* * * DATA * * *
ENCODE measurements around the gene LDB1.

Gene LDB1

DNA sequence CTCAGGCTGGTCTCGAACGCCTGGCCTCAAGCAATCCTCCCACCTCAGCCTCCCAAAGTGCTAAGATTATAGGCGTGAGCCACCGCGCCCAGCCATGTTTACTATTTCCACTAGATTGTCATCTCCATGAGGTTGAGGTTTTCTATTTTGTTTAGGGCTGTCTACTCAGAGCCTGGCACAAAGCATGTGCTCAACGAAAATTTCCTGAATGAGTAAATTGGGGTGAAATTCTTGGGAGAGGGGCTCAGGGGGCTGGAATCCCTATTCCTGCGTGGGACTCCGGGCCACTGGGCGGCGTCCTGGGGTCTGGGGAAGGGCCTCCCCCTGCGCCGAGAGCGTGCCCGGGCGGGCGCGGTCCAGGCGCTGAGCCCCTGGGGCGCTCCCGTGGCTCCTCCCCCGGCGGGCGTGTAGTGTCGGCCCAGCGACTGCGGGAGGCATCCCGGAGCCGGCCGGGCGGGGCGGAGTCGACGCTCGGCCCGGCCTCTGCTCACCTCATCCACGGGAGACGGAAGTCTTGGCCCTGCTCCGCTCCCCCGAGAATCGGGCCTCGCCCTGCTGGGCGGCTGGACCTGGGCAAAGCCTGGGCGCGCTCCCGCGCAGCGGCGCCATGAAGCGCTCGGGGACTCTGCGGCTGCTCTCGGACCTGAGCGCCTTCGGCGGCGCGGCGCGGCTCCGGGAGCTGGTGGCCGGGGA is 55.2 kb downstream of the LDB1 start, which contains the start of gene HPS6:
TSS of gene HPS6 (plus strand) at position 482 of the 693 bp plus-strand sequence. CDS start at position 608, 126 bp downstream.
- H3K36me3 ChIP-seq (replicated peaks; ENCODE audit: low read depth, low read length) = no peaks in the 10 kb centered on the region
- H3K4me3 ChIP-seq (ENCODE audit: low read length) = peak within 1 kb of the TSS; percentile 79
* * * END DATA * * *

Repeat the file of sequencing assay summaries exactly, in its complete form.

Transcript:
ENCODE measurements around the gene LDB1.

Gene LDB1

DNA sequence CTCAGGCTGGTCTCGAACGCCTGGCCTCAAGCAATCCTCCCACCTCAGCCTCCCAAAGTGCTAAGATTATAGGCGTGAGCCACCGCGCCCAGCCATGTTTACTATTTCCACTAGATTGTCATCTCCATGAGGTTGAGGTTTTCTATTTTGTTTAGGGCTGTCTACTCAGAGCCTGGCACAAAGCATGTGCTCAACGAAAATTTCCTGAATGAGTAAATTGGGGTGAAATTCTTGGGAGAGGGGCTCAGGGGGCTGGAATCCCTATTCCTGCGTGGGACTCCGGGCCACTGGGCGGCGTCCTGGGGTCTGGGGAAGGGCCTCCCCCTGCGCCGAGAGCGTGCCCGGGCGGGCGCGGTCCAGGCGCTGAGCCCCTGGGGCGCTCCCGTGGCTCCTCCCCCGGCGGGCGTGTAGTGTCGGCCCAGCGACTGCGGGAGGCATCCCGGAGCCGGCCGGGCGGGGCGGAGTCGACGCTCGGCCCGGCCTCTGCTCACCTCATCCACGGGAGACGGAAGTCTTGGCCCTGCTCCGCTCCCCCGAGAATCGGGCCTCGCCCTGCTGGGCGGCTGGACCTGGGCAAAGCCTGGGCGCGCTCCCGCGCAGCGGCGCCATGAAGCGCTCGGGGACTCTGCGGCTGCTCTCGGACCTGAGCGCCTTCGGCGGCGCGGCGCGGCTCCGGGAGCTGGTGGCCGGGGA is 55.2 kb downstream of the LDB1 start, which contains the start of gene HPS6:
TSS of gene HPS6 (plus strand) at position 482 of the 693 bp plus-strand sequence. CDS start at position 608, 126 bp downstream.
- H3K36me3 ChIP-seq (replicated peaks; ENCODE audit: low read depth, low read length) = no peaks in the 10 kb centered on the region
- H3K4me3 ChIP-seq (ENCODE audit: low read length) = peak within 1 kb of the TSS; percentile 79